UI type. In addition to gender and age, prevalence is affected by UI type. In a prevalence study15 performed in western Turkey among a random sample of women and men aged ≥18 years (N = 1555; 636 men [40.9%] and 919 women [59.1%]), the most prevalent UI symptom was urgency (reported in 29.3% of the study population [20.1% of men, 35.6% of women]). The prevalence of urge, stress, and mixed UI was 6.5% (3.9% men, 8.2% women), 14.1% (3.9% men, 21.2% women) and 5.6% (0.8% men, 9.0% women), respectively.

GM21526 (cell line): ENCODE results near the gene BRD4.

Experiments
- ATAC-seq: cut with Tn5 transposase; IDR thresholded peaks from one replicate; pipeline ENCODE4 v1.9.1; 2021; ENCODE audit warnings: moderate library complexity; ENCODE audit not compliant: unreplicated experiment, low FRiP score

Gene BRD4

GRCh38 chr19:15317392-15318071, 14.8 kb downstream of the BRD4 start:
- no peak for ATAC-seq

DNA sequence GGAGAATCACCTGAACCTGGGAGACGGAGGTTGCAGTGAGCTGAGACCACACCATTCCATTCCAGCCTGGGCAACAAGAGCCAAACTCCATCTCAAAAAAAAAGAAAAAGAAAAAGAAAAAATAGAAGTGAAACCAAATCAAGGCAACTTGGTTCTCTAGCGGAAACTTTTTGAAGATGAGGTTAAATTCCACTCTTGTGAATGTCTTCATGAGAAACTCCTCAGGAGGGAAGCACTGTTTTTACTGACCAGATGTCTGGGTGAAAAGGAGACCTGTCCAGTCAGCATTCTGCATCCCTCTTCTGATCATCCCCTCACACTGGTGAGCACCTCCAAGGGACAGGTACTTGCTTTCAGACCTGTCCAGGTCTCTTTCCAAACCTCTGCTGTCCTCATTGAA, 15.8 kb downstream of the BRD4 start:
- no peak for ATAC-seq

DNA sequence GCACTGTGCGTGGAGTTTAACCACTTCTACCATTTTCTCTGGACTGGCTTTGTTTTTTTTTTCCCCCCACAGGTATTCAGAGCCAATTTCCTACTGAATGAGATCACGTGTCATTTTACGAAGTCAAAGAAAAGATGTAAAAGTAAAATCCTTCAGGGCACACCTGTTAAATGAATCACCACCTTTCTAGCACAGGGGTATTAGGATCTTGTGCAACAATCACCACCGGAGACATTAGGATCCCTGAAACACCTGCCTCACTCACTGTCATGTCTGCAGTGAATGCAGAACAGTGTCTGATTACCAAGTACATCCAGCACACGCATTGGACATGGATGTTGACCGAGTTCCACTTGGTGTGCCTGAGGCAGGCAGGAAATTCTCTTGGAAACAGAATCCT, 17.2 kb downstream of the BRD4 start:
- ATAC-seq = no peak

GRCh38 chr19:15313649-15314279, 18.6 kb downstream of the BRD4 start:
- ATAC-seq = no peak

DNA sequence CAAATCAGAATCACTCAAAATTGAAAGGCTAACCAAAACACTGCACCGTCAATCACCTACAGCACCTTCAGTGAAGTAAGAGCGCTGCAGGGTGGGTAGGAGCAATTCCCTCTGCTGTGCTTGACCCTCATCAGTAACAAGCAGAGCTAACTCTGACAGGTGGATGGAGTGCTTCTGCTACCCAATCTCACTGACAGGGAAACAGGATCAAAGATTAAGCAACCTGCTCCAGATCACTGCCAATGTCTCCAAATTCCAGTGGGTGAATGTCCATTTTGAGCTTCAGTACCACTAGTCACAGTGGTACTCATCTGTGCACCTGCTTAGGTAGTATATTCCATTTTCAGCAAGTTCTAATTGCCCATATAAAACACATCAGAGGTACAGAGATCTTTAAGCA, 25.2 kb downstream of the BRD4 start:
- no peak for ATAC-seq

Clinical factors. The clinical factors in the present study are similar to those described in other prevalence and incidence studies that identified that most women with UI had vaginal delivery, were menopausal, and had not undergone hormone replacement16,17; the most important factor in men was a history of urological surgery. A cross-sectional study in the Netherlands with a sample of 1257 participants13 identified that diabetes mellitus, fecal incontinence, and constipation were overall risk factors for developing UI; for women, the risk factors included obesity, vaginal hysterectomy, and vaginal delivery, and for men prostate surgery was the main risk factor. In other prevalence and incidence studies,17,18 the main risk factors associated with UI in women were increasing age, deliveries, menopause, history of gynecological surgeries, and intestinal constipation.